Archive for June, 2010

Deepwater Horizon Incident Natural Resource Damage Assessment [What's New]

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In response to the Deepwater Horizion incident, NOAA’s Damage Assessment Remediation and Restoration Program continues to coordinate data collection efforts with natural resource trustees in five states (Louisiana, Mississippi, Alabama, Florida, Texas), the Department of Interior (U.S. Fish and Wildlife Service, National Park Service and Bureau of Land Management), and BP (the Responsible Party)....

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When two parts of the Earth’s crust break apart, this does not always cause massive volcanic eruptions

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New research reveals that when two parts of the Earth's crust break apart, this does not always cause massive volcanic eruptions. The study explains why some parts of the world saw massive volcanic eruptions millions of years ago and others did not....

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Soil Moisture and Ocean Salinity (SMOS) satellite shines at symposium

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A focus at the European Space Agency's Living Planet Symposium is on the innovative Soil Moisture and Ocean Salinity (SMOS) mission, which recently became operational. Early results are proving very encouraging with its first observations due to be released in early July....

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Whiter clouds could mean wetter land

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One proposed emergency fix for global warming is to seed clouds over the ocean to make them more reflective, reducing the solar radiation absorbed by the Earth. But the scheme could also change global rainfall patterns, raising concerns of water shortages on land. A new study suggests that the scheme could actually increase monsoonal rains and cause continents to become wetter, not drier, on average....

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Western Mediterranean has warmed for more than a century, study finds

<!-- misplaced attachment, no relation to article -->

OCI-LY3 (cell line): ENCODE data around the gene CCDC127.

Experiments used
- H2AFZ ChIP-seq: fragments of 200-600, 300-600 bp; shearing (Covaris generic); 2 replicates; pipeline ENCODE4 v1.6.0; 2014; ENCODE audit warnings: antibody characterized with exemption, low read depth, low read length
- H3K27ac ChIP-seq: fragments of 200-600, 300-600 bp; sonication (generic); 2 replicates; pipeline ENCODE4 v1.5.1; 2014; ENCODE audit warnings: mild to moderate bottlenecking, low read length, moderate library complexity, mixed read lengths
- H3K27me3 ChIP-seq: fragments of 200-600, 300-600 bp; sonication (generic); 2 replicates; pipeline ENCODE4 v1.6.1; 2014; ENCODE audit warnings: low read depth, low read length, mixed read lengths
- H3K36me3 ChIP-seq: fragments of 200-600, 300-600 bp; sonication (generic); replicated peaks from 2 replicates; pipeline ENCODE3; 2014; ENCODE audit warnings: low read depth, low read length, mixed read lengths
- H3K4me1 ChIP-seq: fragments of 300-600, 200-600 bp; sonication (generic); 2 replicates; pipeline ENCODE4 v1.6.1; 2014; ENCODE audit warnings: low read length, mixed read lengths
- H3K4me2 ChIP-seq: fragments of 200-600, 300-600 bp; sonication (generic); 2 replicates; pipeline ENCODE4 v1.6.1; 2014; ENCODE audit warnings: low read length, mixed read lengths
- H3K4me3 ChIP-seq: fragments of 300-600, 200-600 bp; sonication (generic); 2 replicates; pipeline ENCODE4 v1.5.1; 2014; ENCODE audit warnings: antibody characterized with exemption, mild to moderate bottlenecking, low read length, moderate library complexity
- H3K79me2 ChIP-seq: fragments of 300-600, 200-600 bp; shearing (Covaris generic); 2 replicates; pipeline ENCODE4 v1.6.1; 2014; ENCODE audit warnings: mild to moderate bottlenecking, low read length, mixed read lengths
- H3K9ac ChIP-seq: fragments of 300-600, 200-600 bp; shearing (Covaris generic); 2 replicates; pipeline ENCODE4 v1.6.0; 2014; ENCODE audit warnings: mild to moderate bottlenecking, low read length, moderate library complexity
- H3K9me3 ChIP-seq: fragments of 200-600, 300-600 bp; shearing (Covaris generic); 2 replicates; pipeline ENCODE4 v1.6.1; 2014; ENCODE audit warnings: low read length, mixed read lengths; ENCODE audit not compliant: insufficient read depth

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The longest sequences of temperature and salinity data analyzed (from 1900 to present) have confirmed the gradual warming of the waters of the western Mediterranean, according to new research....

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Climate changes in the Atlantic can affect drought in distant regions

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Cyclical changes in atmospheric pressure and sea surface temperature in the North Atlantic Ocean affect drought in the Sahel region on the southern Sahara rim....

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NOAA-supported scientists predict ‘larger than average’ Gulf dead zone

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The northern Gulf of Mexico hypoxic zone, an underwater area with little or no oxygen known commonly as the "dead zone," could be larger than the recent average, according to a forecast by a team of NOAA-supported scientists....

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Reseachers predict larger-than-average Gulf ‘dead zone’; Impact of oil spill unclear

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Researchers say this year's Gulf of Mexico "dead zone" is expected to be larger than average, continuing a decades-long trend that threatens the health of a $659 million fishery. The 2010 forecast, released by the U.S. National Oceanic and Atmospheric Administration (NOAA), calls for a Gulf dead zone of between 6,500 and 7,800 square miles, an area roughly the size of Lake Ontario....

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What is an eddy?

The ocean is a huge body of water that is constantly in motion. General patterns of ocean flow are called currents. Sometimes theses currents can pinch off sections and create circular currents of water called an eddy....

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Sea ice in the Arctic not recovering: Another critical minimum forecast

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A critical minimum for Arctic sea ice can again be expected for late summer 2010, according to new projections by researchers in Germany....

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